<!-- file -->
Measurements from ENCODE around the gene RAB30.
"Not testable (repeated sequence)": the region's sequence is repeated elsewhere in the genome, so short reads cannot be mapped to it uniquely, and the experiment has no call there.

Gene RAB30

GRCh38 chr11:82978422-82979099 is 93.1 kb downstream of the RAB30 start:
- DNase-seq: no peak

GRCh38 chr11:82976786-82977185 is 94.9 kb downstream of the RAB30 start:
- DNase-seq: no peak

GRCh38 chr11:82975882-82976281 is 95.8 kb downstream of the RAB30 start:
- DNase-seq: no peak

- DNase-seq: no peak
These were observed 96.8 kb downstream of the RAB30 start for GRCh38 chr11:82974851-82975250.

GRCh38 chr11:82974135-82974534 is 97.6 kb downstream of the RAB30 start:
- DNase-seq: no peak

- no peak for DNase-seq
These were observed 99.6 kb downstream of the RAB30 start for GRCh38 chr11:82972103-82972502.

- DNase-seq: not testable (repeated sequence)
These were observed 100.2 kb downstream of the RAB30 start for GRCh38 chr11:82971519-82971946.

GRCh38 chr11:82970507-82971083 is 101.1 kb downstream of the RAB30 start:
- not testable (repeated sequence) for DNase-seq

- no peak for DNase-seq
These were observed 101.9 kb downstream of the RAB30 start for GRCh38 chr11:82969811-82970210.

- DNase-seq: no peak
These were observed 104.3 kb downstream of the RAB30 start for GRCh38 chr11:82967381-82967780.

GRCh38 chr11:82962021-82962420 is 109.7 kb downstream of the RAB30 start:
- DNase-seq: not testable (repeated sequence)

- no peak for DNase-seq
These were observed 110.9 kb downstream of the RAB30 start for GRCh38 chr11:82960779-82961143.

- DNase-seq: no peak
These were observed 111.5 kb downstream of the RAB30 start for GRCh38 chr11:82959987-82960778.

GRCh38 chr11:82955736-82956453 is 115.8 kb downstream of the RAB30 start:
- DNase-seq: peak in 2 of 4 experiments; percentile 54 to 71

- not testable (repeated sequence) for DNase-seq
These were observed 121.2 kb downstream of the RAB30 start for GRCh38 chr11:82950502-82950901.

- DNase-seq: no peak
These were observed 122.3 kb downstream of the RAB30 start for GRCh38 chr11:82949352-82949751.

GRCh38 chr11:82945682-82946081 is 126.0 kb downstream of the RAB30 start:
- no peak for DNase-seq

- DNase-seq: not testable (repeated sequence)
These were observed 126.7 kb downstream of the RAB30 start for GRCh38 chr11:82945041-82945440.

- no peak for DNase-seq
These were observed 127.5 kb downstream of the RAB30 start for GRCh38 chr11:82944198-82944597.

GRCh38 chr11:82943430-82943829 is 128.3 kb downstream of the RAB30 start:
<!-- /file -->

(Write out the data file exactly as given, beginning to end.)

Measurements from ENCODE around the gene RAB30.
"Not testable (repeated sequence)": the region's sequence is repeated elsewhere in the genome, so short reads cannot be mapped to it uniquely, and the experiment has no call there.

Gene RAB30

GRCh38 chr11:82978422-82979099 is 93.1 kb downstream of the RAB30 start:
- DNase-seq: no peak

GRCh38 chr11:82976786-82977185 is 94.9 kb downstream of the RAB30 start:
- DNase-seq: no peak

GRCh38 chr11:82975882-82976281 is 95.8 kb downstream of the RAB30 start:
- DNase-seq: no peak

- DNase-seq: no peak
These were observed 96.8 kb downstream of the RAB30 start for GRCh38 chr11:82974851-82975250.

GRCh38 chr11:82974135-82974534 is 97.6 kb downstream of the RAB30 start:
- DNase-seq: no peak

- no peak for DNase-seq
These were observed 99.6 kb downstream of the RAB30 start for GRCh38 chr11:82972103-82972502.

- DNase-seq: not testable (repeated sequence)
These were observed 100.2 kb downstream of the RAB30 start for GRCh38 chr11:82971519-82971946.

GRCh38 chr11:82970507-82971083 is 101.1 kb downstream of the RAB30 start:
- not testable (repeated sequence) for DNase-seq

- no peak for DNase-seq
These were observed 101.9 kb downstream of the RAB30 start for GRCh38 chr11:82969811-82970210.

- DNase-seq: no peak
These were observed 104.3 kb downstream of the RAB30 start for GRCh38 chr11:82967381-82967780.

GRCh38 chr11:82962021-82962420 is 109.7 kb downstream of the RAB30 start:
- DNase-seq: not testable (repeated sequence)

- no peak for DNase-seq
These were observed 110.9 kb downstream of the RAB30 start for GRCh38 chr11:82960779-82961143.

- DNase-seq: no peak
These were observed 111.5 kb downstream of the RAB30 start for GRCh38 chr11:82959987-82960778.

GRCh38 chr11:82955736-82956453 is 115.8 kb downstream of the RAB30 start:
- DNase-seq: peak in 2 of 4 experiments; percentile 54 to 71

- not testable (repeated sequence) for DNase-seq
These were observed 121.2 kb downstream of the RAB30 start for GRCh38 chr11:82950502-82950901.

- DNase-seq: no peak
These were observed 122.3 kb downstream of the RAB30 start for GRCh38 chr11:82949352-82949751.

GRCh38 chr11:82945682-82946081 is 126.0 kb downstream of the RAB30 start:
- no peak for DNase-seq

- DNase-seq: not testable (repeated sequence)
These were observed 126.7 kb downstream of the RAB30 start for GRCh38 chr11:82945041-82945440.

- no peak for DNase-seq
These were observed 127.5 kb downstream of the RAB30 start for GRCh38 chr11:82944198-82944597.

GRCh38 chr11:82943430-82943829 is 128.3 kb downstream of the RAB30 start: